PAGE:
Review Summary: Cynic successfully continues on with their incredibly unique sound while adding even more to it, and finally making an outstanding follow-up to the widely praised "Focus".
Back in 1993, an unknown Progressive Death Metal band from Miami, Florida released a little album named Focus. Most avid Metal fans thought nothing of it when it was first released. As a matter of fact, most Metalheads were way too concerned about a new Death or Morbid Angel album to ever give two craps about some unknown bands attempts at making great music. However, over the years, Focus managed to gain the love and respect of many Metalheads who happened to find the album in bargain bins and flea markets. From then on, Focus has become a cult hit, and a must have for most any avid Metal fan these days. The founders of Cynic, which consisted of Paul Masvidal and Sean Reinert, later realized many years after the release of Focus that it was a bigger hit than they had ever begun to imagine. They soon began at work on a new untitled album. Now, after years of waiting and countless hours of anticipation, Cynic has released their second full-length album: Traced In Air.
The common question that most people ask about Cynic's new album is "Is it better than focus?" To be absolutely honest, no. Traced In Air, to me, is not as great as Focus. However, that does not mean that this album disappoints in any way at all. In fact, I view it as one of my favorite albums of 2008, by far. "How then", you might ask, "is it worse than Focus?" Well, it's not worse than Focus, it just has failed to reach me the way Focus did. First of all, and I think it is extremely important to point out, that Cynic's trademark "robotic" vocals are gone. Caput. Fanito. Now, as much as I hate to see them go, they have been replaced by a more high-pitched vocal tone from Masvidal. At first I missed the robotic vocals that gained Cynic so much love, but I then found myself getting into this new style.
Another major change to Cynic's sound is that they have pretty much abandoned their Death Metal roots. I know what you're probably thinking, "How can this possibly be Cynic?" Well, believe me, this IS Cynic. However, these major changes to the sound of the Cynic you once new really helps the band establish a new persona, and, hopefully, a new and more fulfilling career. On this new album, Cynic take more of a straight up Progressive Metal route than the previous Progressive Death Metal that they were known for. This actually works out really well for the band, and Masvidal proves to be a very accomplished singer. He definitely shows his singing skills much more on Traced In Air than he did on Focus. As a matter of fact, Traced In Air's vocals are mostly sung cleanly by Masvidal instead of mostly screamed like they were on Focus. The guy still knows how to write incredible songs, also. The guitar work on the new album is very reminiscent of the guitar work on the old album. "Evolutionary Sleeper" reminded me a whole lot of the opener on Focus: "Veil of Maya". This is definitely not a bad thing, since the guitar work on Focus was absolutely flawless. However, Masvidal and company have managed to insert a more melodic sound to their guitar playing than what was witnessed on Focus.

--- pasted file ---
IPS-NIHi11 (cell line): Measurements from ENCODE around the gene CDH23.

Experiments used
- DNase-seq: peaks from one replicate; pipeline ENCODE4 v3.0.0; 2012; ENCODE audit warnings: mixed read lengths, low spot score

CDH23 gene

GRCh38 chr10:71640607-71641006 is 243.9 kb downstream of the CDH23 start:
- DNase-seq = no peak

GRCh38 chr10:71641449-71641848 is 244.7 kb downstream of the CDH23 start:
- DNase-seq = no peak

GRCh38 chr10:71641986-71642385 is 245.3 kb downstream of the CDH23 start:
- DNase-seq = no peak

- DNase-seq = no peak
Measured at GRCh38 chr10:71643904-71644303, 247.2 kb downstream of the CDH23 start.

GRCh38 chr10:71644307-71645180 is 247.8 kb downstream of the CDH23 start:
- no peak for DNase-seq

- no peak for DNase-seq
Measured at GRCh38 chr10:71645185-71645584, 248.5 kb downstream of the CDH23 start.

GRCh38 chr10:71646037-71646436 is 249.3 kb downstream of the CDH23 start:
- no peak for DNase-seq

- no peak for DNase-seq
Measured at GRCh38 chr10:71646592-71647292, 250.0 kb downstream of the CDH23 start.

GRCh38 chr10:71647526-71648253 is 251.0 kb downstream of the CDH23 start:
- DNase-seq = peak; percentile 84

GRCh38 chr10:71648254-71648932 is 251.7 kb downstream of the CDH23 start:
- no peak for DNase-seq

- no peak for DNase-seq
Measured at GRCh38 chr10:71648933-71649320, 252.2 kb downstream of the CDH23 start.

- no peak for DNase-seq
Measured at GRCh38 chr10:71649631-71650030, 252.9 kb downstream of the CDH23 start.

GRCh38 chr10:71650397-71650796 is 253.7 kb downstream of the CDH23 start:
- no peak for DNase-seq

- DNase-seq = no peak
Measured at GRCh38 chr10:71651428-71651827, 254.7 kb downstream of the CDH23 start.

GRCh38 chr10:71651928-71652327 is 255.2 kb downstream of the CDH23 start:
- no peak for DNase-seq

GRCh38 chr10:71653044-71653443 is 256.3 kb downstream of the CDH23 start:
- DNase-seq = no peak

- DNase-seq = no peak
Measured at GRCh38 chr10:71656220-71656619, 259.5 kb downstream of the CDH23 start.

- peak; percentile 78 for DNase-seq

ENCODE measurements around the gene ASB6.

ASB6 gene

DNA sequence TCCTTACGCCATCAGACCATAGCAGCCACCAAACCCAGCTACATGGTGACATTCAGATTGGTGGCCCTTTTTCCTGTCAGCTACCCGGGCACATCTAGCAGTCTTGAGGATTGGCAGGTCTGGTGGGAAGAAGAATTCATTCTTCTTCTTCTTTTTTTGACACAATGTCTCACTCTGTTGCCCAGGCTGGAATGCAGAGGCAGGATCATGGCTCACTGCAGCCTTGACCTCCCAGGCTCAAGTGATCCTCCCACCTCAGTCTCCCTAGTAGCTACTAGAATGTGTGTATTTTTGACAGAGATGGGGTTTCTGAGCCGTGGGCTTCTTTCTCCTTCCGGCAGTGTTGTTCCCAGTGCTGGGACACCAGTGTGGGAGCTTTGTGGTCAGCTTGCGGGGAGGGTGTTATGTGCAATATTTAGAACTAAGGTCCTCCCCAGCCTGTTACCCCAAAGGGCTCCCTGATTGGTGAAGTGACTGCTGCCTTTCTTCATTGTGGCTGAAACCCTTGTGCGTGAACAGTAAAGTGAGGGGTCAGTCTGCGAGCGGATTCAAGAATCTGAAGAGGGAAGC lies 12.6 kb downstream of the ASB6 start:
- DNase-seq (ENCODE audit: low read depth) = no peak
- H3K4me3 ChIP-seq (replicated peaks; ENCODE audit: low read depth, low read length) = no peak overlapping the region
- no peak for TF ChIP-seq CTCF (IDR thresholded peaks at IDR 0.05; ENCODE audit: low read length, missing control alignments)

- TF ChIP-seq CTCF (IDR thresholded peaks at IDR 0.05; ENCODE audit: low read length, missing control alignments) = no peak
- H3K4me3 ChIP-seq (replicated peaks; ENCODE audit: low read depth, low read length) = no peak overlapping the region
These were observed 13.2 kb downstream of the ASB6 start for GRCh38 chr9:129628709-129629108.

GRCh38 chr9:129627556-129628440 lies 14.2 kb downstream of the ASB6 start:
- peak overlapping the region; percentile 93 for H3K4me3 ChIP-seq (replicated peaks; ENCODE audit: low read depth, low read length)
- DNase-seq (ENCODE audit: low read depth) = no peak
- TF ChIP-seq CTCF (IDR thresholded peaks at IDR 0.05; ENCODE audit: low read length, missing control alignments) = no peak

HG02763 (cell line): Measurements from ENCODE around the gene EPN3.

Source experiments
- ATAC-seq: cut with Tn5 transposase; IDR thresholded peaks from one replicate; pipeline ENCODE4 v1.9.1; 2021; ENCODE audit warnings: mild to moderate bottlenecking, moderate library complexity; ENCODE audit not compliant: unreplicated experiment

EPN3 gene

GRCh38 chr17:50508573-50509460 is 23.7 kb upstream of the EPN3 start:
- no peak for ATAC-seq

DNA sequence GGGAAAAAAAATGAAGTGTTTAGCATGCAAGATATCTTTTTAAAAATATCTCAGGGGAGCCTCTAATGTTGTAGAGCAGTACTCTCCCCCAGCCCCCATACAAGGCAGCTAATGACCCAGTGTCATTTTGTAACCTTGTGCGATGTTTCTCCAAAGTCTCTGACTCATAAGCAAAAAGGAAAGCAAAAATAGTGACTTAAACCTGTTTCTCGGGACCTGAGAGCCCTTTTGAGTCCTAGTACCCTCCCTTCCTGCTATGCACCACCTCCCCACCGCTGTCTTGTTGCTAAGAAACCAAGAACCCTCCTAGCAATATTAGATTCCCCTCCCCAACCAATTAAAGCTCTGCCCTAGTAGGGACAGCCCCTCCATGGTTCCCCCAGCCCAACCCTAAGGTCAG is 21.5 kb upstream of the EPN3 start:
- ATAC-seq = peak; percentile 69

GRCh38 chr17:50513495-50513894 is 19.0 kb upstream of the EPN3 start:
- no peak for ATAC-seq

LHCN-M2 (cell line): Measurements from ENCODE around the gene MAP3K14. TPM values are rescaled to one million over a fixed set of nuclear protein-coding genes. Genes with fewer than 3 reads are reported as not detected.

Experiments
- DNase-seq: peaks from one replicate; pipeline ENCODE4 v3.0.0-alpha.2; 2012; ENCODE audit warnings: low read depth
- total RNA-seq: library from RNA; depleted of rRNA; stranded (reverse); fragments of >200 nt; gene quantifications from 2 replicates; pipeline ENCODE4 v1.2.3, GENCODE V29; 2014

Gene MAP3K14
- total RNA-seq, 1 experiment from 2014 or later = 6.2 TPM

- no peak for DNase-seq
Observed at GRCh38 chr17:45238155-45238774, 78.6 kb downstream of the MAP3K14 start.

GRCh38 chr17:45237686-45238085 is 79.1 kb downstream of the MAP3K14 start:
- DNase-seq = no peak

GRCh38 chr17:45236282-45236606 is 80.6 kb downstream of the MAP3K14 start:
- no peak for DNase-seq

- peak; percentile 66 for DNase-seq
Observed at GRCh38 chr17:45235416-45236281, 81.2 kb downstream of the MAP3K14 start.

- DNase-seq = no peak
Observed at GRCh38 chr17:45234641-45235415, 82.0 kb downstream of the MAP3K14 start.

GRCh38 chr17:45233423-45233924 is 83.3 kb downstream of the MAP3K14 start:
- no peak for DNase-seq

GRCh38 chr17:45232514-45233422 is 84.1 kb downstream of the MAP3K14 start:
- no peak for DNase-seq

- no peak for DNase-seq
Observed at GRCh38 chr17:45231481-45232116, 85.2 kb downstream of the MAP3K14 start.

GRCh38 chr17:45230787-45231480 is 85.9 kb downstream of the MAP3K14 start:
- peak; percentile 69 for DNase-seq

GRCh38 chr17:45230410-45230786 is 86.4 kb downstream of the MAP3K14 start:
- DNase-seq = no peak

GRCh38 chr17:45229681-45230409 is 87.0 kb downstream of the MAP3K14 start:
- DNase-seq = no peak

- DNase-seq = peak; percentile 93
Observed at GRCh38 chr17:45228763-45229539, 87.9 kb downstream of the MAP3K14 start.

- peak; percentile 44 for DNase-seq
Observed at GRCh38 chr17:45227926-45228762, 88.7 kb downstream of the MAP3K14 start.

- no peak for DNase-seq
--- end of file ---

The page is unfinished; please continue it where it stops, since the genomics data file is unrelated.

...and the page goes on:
Now, the songs. Oh, the songs! I'm truly in love with this album at the moment. Truly, it is great to see that these guys still know how to make any songwriter feel insignificant with their greatly written and flawlessly performed songs. Many songs reminded me of songs on Focus, such as the one's I mentioned in the last paragraph above, while others show off Cynic's new found sound. "Space For This" is a real good example of Cynic's new sound. If you want to understand exactly what I mean when I say "they've changed", then all you need to do is listen to this song. It shows off Masvidal's superb vocals, while still hitting you with the unique Cynic sound that every Cynic fan knows them for. Simply an incredible song! While I love every single song on this album, the one's that stand out to me are: "Space For This", "Evolutionary Sleeper", "Integral Birth", "The King of Those Who Know" and "Adam's Murmer".
One thing Cynic has managed to keep around is their extremely unique sound. With odd times, fusion jazz influenced instruments, unique sounding vocals, and extremely difficult guitar riffs and solo's, this band still has the special ingredient that made Cynic and set them apart from so many other bands in their time. Even till this day, no one has been able to out-Cynic, Cynic. They have influenced countless bands, but I have never heard one come even remotely close to reminding me of Cynic's amazingly unique sound. They remain to be one of my absolute favorite bands, and they have proven with this album that every one of the members still has the fire for the music within them. I am truly happy to see this greatly talented band back on the scene, once again, and I have my fingers crossed for another album by this phenomenal band in the near future. This album may not be better than Focus to me, at the moment (just wait. I might update this, because every single time I listen to this album I fall more in love with it), it is still an exceptional release by a band who has disappeared from the Metal scene for a long time, only to reappear and release an outstanding follow-up to, in my opinion, one of the hardest albums to successfully follow-up. Yes, I do hope to see more great things from this band in the future.